The annual East Kelowna winery tour on Mother’s Day turned into a marathon for Central Okanagan Outdoors Club members: 15 minutes of pedalling, 45 minutes at a winery. Then, pedal to the next winery. Mothers, of course, didn’t have to pay the usual wine-tasting fees.
A dozen members of the Central Okanagan Outdoors Club started off at 10:30 a.m. last Sunday. Six wineries later, we arrived back home at 6:30 p.m. after a less-than-spectacular Mother’s Day dinner special.
It’s a good thing there was at least a little pedalling between tastings to clear the palate (and the head). One mother purchased wine-to-go at every stop but fortunately, she has an e-bike with higher power settings for heavy saddlebags.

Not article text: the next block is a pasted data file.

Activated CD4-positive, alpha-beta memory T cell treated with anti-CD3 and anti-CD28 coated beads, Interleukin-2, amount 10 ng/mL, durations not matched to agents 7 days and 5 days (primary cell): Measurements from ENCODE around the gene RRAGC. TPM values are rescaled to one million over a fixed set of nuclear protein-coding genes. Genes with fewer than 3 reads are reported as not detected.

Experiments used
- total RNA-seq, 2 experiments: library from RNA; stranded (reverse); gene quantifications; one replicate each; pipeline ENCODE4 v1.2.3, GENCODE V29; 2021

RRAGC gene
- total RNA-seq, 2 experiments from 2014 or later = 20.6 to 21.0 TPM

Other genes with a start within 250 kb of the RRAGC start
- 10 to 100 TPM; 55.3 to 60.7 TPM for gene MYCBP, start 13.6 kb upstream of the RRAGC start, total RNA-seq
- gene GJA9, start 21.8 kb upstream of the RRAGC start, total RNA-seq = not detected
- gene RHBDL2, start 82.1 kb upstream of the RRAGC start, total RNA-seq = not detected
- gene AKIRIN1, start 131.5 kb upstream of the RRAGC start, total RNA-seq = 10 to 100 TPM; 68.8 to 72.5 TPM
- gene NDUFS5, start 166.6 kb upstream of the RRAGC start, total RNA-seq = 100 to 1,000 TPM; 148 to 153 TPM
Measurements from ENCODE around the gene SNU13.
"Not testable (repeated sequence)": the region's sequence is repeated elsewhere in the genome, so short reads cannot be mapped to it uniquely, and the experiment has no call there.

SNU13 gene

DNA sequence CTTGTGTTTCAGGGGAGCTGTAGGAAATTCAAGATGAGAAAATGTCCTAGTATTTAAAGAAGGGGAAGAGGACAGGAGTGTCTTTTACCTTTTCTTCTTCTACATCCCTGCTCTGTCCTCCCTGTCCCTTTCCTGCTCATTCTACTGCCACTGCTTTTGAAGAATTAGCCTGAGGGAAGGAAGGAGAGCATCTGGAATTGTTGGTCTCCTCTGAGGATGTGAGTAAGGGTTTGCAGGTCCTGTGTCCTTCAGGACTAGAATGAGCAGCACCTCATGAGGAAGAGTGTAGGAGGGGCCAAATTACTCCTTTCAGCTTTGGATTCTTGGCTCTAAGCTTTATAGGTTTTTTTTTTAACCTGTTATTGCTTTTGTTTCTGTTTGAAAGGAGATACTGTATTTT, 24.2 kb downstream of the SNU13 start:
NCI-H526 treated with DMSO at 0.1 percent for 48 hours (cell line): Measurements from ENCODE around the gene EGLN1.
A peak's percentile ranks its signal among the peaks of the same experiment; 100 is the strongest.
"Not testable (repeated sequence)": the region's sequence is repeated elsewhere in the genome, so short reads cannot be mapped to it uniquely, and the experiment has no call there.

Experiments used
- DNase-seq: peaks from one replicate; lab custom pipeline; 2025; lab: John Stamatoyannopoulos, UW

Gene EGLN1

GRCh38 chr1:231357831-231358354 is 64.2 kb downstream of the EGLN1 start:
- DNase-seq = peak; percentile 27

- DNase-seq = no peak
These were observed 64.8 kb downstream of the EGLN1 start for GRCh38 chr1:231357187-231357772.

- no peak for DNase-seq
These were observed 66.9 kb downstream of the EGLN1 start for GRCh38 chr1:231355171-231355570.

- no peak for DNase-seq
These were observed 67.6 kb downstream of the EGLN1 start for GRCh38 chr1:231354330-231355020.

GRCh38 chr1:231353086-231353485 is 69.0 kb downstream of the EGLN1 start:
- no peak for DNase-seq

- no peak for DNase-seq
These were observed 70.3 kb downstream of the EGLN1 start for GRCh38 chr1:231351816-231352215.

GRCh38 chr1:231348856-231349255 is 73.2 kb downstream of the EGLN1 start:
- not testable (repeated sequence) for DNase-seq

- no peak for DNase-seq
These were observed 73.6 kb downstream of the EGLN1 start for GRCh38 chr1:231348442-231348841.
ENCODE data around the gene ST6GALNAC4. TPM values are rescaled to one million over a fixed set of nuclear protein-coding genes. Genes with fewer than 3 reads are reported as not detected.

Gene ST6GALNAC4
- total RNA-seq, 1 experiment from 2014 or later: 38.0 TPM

For those who haven’t cycled East Kelowna’s backroads, this is the best time of year. Fruit trees are in full bloom so the views are spectacular. The same is true for other Okanagan Valley orchards but keep in mind that the South Okanagan is earlier, North Okanagan is later, depending on spring weather.
TourismKelowna.com says cherries and peaches will bloom mid-April to early-May, pears and plums late-April to mid-May, and apples early- to late-May.
It’s not just fruit trees blooming, but many other plants as well, especially Saskatoon bushes and arrowleaf balsamroot, the latter Kelowna’s official flower. Some hillsides are just covered with flowers so don’t forget a camera or cellphone.
On Wednesday, Constant Companion Carmen led COOC members on a bike ride from Rotary Beach in Kelowna to the south end of Lakeshore Road, the cul-de-sac past the parking lot for Okanagan Mountain Provincial Park.